Friday, September 22, 2006

Where'd They Move Our Craters?

I write a column for the local monthly here. Here's the October column, just sent in:


With Glenn Layne

It is essential to understand the times we live in. In Acts 13:36 Paul speaks about what a blessing it is to serve God’s purpose in his own time. There Paul speaks about King David, 1,000 years in his past, and says:

"For when David had served God's purpose in his own generation, he fell asleep; he was buried with his fathers and his body decayed.”

What a great thing! David knew that God’s unfolding plan was to unite and establish the kingdom of Israel, and he did it. He knew that his purpose was not that of Adam or Noah or Abraham or Moses or Samuel—all who had gone before him. And looking back, we can see that what God had planned for those who followed David would be completely different: for Solomon, or Elijah, or Isaiah, or John the Paul or the apostle Peter.

Consider this:

…men of Issachar, who understood the times and knew what Israel should do… (1 Chronicles 12:32)

The examples of David and the example of the “men of Issachar” are reminders that we are called to be people of discernment. We are called to be wise. We are called to think carefully. God does not change. Jesus Christ is the same yesterday, today and forever. God’s word does not change. It’s the fully inspired, infallible word of God. God’s truth does not change. God’s standards of right and wrong do not change. But the times change. God’s plan for our moment in time is different that it was for 1906, or 1946, or even 1996.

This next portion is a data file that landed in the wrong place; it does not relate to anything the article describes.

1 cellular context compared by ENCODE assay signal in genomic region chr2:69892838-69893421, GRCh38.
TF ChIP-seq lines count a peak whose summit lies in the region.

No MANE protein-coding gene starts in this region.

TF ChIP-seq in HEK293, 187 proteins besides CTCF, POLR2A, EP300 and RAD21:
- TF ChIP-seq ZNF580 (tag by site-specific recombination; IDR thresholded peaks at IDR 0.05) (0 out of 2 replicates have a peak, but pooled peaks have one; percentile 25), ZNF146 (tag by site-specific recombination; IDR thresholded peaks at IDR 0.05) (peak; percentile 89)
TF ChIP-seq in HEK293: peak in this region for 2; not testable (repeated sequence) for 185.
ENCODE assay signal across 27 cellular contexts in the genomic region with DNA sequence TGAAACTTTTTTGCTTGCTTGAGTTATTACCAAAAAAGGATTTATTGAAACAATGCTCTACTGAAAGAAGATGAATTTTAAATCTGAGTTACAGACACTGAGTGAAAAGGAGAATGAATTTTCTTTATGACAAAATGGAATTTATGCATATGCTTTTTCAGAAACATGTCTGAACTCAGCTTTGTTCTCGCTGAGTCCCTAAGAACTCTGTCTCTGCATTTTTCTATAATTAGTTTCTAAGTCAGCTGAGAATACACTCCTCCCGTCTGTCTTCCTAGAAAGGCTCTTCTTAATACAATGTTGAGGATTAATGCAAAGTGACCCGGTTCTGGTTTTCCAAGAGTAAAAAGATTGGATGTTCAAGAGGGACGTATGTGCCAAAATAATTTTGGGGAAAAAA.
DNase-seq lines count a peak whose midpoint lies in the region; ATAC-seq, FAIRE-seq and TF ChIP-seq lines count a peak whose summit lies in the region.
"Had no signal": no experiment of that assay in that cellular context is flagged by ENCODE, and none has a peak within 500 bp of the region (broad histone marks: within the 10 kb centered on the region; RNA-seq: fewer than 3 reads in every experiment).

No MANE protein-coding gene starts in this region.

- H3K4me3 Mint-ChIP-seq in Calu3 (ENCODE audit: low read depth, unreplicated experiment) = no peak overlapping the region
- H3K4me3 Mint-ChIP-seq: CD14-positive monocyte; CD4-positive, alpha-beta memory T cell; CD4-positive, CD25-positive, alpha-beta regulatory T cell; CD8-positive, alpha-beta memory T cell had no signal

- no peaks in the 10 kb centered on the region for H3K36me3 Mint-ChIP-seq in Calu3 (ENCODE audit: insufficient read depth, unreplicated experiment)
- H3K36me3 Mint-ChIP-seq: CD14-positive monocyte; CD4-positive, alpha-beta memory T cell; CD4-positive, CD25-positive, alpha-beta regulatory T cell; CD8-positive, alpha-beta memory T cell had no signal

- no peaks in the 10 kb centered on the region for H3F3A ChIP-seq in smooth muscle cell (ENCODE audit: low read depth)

I’m a real fan of the space program. When Armstrong and Aldrin landed Apollo 11 in July 1969, I was a few weeks short of my 12th birthday. At the time it seemed simple. Walter Cronkite and all the news media were slow to let us know just how close they came to crashing that day.

For months, the astronauts practiced their descent in a simulator. Armstrong was the best qualified Lunar Module pilot; he’d even been involved in the design of the simulator used to practice the actual landing. Two were built. One is still on display up at Edwards Air Force Base. The other was destroyed during training when it malfunctioned—and Armstrong was at the controls. He ejected with about a second to spare.
He had no way of knowing then how the real Lunar Module would try once again to kill him.

For a long part of their descent, the Lunar Module had to fly “on its back” with the astronauts looking up away from the moon. At the right time, they would pitch forward and then they would sight the landmarks they knew as the headed to “Tranquility Base”, the name for their landing spot—a very smooth section of soil that would make for an easy landing.

As Armstrong and Aldrin pitched forward, just 7,500 feet about the lunar soil, they were shocked to find that none of the landmarks they’d become familiar with in training were in sight. They were off target. Later analysis revealed that their “burn”, the firing of their descent engine, was mistimed by a critical few seconds, sending them off course. Instead of a smooth surface, the area before them was rugged and full of boulders and craters. Aldrin later wrote that his first thought was, “Where’s our craters? Who moved our craters?” Armstrong had to take over from the computer and manually land the Lunar Module. They pushed ahead, and Armstrong’s experience at Edwards AFB paid off. He maneuvered it like a helicopter. They spotted an area that looked good, only to find that it was a dark crater. Again, Armstrong hopped forward to a new spot. This time the spot was good. They came down straight the last 100 feet; it was important not to drift so as not to damage the legs. But it continued to drift; first forward, which they corrected, then to left. Armstrong tapped the right thruster and finally down, down, with lunar soil turning the landing site into a fog. He landed with only 19 seconds of fuel to spare.

Ever find yourself saying, “Where’s our craters? Who moved our craters? Where’s our community? Where are our friends? How come things changed so much? Who moved everything?” No matter how much the terrain has changed, I am convinced that God’s with us as we come in for a landing, and He’s provided us with all the fuel we need. We live in changing times. The task is to be wise like the men of Issachar, and to serve God’s purpose in our generation like David.

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